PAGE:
I love noticing what gives rhythm to our days, not so much a rigid routine, but rhythms that ground both my kids and me. Much like we can trust that the tide will rise and fall, that the sun will set and rise, and that the moon will come out each evening to lighten the sky, rhythms are grounding.
Around our homes and daily lives we have rhythms too, rhythms that ground and connect us to ourselves, to each other, and to the world around us. Rhythms are something that we can count on and trust, and rhythms hold us up and can help us breathe when other things might feel like they are falling apart. Rhythms can be as simple and mundane as saying good morning, making your bed, brushing your teeth, and nourishing your body, yet they are significant.
Reading can be one of those rhythms for both adults and kids alike.
I especially like to think about the daily rhythm of reading to children in the evening. Often, as parents, we are so tired, and sometimes it’s like there’s not much to give. However, even reading one short book can be a life-giving daily rhythm for a child.
Sitting down to read together may not be the most efficient path to bedtime, but it is good. We slow down, we set aside our work, we lay down our phones, and we give our child the gift of connection and presence.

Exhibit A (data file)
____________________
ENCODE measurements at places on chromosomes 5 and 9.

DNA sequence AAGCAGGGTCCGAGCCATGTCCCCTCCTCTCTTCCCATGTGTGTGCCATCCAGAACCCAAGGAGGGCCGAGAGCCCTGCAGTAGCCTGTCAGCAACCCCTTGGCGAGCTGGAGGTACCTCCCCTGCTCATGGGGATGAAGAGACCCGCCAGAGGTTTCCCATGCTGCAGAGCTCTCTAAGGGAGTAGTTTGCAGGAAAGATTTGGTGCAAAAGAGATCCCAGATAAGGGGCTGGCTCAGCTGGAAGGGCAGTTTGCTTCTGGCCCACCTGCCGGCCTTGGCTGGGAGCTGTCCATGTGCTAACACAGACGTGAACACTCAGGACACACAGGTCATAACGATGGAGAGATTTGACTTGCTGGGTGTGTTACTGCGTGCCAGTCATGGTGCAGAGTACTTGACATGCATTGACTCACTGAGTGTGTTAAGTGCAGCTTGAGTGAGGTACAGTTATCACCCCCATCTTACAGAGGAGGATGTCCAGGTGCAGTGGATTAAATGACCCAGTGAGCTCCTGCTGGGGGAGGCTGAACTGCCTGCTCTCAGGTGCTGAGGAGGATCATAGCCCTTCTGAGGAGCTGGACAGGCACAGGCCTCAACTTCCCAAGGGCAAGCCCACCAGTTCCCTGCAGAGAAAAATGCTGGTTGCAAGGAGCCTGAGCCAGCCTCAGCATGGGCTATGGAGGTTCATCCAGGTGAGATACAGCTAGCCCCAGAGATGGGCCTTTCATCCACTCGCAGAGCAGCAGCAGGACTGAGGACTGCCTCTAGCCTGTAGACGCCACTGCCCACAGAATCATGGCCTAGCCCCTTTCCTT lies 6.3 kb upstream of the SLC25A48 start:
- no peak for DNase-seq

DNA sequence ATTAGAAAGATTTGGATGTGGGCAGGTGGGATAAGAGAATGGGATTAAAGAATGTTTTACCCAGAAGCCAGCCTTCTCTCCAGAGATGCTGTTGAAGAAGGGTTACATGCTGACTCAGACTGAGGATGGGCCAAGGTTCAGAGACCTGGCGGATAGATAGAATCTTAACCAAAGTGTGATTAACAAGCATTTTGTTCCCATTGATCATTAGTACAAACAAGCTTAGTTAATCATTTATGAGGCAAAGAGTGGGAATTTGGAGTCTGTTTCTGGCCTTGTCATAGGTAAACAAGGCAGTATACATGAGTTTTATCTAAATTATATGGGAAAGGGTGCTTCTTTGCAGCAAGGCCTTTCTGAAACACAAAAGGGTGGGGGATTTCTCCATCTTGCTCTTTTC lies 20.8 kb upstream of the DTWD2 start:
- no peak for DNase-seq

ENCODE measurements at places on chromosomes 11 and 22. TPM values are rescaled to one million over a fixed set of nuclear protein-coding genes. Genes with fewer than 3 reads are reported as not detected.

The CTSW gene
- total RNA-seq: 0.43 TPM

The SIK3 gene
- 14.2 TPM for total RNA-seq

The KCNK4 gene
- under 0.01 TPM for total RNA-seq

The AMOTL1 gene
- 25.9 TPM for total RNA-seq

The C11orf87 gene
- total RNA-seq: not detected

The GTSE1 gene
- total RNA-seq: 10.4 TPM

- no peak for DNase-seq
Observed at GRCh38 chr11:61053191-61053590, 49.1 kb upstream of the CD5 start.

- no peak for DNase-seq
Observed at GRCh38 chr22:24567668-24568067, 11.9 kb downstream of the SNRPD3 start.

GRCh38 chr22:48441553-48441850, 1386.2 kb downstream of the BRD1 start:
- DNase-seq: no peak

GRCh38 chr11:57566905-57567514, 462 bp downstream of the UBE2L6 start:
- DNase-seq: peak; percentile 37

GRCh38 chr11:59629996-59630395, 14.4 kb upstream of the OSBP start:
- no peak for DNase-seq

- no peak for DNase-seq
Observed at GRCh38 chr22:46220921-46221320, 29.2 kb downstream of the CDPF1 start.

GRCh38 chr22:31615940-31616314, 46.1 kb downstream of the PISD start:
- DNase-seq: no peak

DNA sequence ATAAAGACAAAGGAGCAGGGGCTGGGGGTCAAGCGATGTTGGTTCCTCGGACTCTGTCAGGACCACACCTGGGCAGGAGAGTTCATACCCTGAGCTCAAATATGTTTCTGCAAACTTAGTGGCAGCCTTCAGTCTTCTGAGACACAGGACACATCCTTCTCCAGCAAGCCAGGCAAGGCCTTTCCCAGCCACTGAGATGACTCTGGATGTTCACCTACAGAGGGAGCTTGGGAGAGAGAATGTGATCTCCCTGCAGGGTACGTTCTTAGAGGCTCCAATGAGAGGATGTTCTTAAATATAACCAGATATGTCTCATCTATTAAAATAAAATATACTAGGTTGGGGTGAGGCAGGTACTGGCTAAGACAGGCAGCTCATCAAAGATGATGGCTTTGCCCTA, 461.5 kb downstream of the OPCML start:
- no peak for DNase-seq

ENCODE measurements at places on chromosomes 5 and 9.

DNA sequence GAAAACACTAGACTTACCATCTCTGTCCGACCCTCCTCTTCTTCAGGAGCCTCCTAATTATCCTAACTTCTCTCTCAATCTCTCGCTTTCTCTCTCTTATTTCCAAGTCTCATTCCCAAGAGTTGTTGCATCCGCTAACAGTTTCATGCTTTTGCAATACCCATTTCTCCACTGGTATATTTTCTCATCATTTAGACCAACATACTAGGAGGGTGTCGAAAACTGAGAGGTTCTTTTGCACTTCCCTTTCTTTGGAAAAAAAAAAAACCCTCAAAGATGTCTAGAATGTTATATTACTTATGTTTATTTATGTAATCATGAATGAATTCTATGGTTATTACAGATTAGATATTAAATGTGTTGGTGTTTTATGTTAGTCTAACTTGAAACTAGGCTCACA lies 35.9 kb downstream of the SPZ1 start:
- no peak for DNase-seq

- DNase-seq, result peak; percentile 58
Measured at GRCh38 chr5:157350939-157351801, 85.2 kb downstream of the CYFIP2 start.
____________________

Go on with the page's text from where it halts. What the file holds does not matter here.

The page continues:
Other gifts we give through reading:
- We give our children the gift of stories, of dreaming and imagination, of opening up possibilities, and of problem-solving.
- We give our children the gift of literacy, of seeing and hearing how letters connect to make words, and how words help us grow and develop as people.
- Perhaps we give our kids the gift of warm touch and affection if there is a special reading chair or a place you snuggle up together to read.
- Often, we give our kids the gift of choice if they are given the opportunity to choose the books that they want to read that night.
- We develop empathy in our kids as they learn of characters and what they are experiencing, which strengthens their ability to walk in someone else’s shoes.
Reading each evening does not have to be Pinterest worthy. It can be simple. It can be short. We keep board books and shorter books well past our kids’ chronological age as sometimes that’s all that there is the bandwidth for. Audio books are an option if as a parent you are especially exhausted or if you all simply enjoy listening together to get lost in a story.